The closing meeting of a “Christian-Muslim Summit” at the National Cathedral in Washington on Wednesday evening was notable for who wasn't there. The public ceremony ended three days of talks between delegations from the Roman Catholic and Episcopal churches and Sunni and Shia Muslim clerics. The Vatican was represented by Jean-Louis Cardinal Tauran, president of the Pontifical Council for Interreligious Dialogue; the Episcopalians by Rev. John Bryson Chane, bishop of Washington. The Sunnis were led by Ahmad El-Tayeb, a professor from Al-Azhar, the Islamic university in Cairo. Two Jewish figures were included as observers, but did not speak.
The Shia group was supposed to be headed by former Iranian president Ayatollah Muhammad Khatami, but the clerical regime blocked his trip to America. This fact was noted by National Cathedral canon John L. Peterson, who said “it is one of the unfortunate political realities of our time that President Khatami could not be present.” The National Cathedral hosted Khatami in 2006, when he delivered a speech protested by a large anti-Tehran crowd gathered across the street.
Khatami initiated the process of debate between Christian and Muslim religious authorities that produced the “summit.” But when the Iranian political crisis began last year, after the apparent theft of elections by dictator Mahmoud Ahmadinejad and his sponsor Ayatollah Ali Khamenei, Khatami sided with the reformers. The Tehran tyrants reportedly feared that if Khatami reappeared in Washington, his sympathy for Iran's so-called Green Movement would be highlighted in Western media. So the National Cathedral had announced that, in Khatami’s place, the Shias would be guided by Ayatollah Mustafa Mohaghegh Damad, a figure little known outside Iran.
Ayatollah Damad is a highly cultivated theologian and disciple of the late Ayatollah Hosein Ali Montazeri, the former designated heir to Ayatollah Khomeini who, as described by Reuel Marc Gerecht, became the leading Iranian clerical critic of the Tehran regime and a powerful ally of the Green protestors. Aside from his Islamic education, Damad holds a doctorate in law from the Catholic University of Louvain, Belgium. In Iranian religious affairs, Damad is considered intellectually superior to Khatami. But Damad also backs the Iranian reformers, and he, too, was prevented from appearing at the National Cathedral’s interfaith celebration. So in the end, the principal Shia in the gathering was Ayatollah Ahmad Iravani, who has lived in the United States for 10 years, and teaches at the Catholic University of America. Iravani has also signed on for a series of Catholic-Muslim meetings under the rubric “A Common Word”--the shared term being “God.” Many of the leading participants in “A Common Word” have been fundamentalist Islamists, some aligned with the notoriously reactionary Yusuf Al-Qaradawi, the Arab hate preacher based in Qatar and associated with the radical Muslim Brotherhood.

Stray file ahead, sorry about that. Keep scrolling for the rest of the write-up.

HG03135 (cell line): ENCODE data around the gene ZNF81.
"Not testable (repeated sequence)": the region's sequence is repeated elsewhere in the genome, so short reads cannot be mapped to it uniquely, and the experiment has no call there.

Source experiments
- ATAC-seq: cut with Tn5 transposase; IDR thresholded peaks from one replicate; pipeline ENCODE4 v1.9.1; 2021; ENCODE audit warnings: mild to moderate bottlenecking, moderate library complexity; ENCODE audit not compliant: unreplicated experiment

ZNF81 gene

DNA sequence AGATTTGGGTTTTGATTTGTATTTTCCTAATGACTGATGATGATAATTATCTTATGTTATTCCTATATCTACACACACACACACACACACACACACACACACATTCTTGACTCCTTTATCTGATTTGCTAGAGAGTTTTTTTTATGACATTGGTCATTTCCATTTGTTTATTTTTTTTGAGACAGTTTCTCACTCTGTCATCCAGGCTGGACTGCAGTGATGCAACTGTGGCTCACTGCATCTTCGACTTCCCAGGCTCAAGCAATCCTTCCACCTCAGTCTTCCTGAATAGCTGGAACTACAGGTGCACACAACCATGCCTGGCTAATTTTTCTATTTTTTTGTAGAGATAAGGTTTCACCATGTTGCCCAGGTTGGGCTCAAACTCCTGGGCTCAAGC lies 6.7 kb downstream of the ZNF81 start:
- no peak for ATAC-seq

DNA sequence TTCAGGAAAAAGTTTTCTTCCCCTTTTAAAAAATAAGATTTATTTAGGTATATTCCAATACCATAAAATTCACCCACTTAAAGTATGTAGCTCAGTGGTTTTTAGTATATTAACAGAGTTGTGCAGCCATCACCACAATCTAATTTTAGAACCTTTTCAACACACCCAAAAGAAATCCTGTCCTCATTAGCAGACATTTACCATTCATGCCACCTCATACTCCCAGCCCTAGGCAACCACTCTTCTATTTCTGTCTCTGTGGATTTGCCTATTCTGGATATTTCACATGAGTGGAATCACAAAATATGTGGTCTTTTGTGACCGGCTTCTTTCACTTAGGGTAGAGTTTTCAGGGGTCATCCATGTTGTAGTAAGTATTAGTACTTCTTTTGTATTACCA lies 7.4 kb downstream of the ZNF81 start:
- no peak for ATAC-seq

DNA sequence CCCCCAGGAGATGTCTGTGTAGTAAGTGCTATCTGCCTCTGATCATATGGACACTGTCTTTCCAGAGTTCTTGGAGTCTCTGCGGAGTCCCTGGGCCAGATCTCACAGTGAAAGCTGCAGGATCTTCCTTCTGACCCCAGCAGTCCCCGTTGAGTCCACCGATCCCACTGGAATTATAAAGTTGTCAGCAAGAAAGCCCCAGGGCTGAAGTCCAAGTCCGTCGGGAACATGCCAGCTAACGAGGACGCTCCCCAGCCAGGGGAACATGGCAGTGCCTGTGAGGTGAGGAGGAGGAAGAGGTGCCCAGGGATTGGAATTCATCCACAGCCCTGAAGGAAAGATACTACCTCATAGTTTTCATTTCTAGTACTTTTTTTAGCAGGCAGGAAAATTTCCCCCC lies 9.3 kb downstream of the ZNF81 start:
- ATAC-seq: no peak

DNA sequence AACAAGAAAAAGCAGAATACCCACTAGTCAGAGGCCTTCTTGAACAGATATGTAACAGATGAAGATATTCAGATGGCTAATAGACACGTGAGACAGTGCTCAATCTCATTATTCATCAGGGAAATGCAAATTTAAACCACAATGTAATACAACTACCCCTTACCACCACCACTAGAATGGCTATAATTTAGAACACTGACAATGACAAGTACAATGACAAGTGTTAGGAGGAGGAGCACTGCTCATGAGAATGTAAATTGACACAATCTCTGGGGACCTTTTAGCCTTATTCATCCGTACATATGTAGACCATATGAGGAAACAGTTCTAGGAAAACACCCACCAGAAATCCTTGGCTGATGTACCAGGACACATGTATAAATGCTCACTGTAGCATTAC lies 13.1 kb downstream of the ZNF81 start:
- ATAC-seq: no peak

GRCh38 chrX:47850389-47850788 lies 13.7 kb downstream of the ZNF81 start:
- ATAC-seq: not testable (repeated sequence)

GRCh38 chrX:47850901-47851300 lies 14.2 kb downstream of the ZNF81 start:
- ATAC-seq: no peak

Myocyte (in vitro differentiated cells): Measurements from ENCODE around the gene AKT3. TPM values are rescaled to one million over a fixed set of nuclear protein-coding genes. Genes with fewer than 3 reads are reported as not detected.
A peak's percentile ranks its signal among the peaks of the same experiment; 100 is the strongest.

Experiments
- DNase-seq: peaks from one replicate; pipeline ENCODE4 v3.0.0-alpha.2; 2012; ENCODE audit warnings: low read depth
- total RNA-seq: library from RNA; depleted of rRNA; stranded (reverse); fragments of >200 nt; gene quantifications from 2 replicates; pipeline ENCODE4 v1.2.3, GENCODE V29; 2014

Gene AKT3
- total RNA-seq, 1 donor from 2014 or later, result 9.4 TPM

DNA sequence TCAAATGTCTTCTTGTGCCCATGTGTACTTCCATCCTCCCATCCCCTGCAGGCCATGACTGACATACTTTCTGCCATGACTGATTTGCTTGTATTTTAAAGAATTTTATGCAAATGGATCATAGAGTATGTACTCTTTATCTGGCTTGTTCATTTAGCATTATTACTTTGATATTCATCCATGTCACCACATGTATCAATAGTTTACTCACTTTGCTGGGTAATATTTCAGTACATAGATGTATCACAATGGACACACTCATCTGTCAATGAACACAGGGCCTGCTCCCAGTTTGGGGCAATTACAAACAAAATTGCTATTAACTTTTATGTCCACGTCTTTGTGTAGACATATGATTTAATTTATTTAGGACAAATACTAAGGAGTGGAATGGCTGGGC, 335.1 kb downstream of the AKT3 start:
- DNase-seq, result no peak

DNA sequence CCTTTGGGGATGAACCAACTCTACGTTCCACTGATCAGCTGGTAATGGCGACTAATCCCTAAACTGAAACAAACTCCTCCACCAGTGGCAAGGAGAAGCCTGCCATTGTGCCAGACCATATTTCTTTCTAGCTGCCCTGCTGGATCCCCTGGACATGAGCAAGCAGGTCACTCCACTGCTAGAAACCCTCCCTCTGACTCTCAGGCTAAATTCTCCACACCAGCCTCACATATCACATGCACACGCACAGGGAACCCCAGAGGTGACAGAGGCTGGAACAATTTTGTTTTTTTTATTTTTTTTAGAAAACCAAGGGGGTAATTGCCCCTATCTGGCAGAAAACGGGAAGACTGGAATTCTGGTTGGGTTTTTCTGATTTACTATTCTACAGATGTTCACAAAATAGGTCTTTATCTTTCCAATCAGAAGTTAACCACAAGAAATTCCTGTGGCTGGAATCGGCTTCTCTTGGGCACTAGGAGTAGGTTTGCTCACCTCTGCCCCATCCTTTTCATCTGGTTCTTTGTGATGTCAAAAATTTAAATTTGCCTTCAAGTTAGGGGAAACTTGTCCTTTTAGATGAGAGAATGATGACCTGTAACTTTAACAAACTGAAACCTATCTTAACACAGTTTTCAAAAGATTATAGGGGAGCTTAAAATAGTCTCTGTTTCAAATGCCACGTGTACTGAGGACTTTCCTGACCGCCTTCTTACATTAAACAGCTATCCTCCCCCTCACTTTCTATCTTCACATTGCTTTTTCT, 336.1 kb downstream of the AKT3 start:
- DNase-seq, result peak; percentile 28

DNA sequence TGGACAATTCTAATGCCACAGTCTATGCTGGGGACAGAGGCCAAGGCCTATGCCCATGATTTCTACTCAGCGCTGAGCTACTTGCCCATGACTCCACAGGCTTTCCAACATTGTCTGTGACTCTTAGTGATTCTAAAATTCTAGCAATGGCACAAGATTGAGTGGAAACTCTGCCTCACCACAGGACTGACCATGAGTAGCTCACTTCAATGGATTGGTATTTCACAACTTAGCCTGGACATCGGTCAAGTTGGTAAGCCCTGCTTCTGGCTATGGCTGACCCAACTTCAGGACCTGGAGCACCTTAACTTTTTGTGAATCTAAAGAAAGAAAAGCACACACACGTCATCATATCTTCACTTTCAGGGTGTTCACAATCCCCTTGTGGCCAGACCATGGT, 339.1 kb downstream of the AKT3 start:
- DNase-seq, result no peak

The Shias appearing at the latest National Cathedral affair also included the Iraqi-born imam Hassan Qazwini of Dearborn, Mich., who leads a clerical clan aligned with Tehran. Hassan Qazwini also managed to get his brother Ali, who has run a Shia mosque in California, into the proceedings. The Qazwinis are nothing if not versatile in their affiliations. Hassan Qazwini endorsed the U.S.-led intervention in Iraq in 2003, and denounced “prejudice” in his Wednesday remarks in Washington. But in his 2007 autobiography American Crescent, he opined, “The war in Iraq was just as messy in my mind as it was on the ground. My Iraqi relatives had real freedom of expression for the first time in their lives--but amid the sort of turmoil where talking is of little use.” Hassan Qazwini also argued disingenuously that American “Muslims didn’t object to Senator [Joseph] Lieberman’s Jewishness [during his 2000 Democratic vice-presidential candidacy], but rather to his unconditional support for the pro-Israeli lobby.”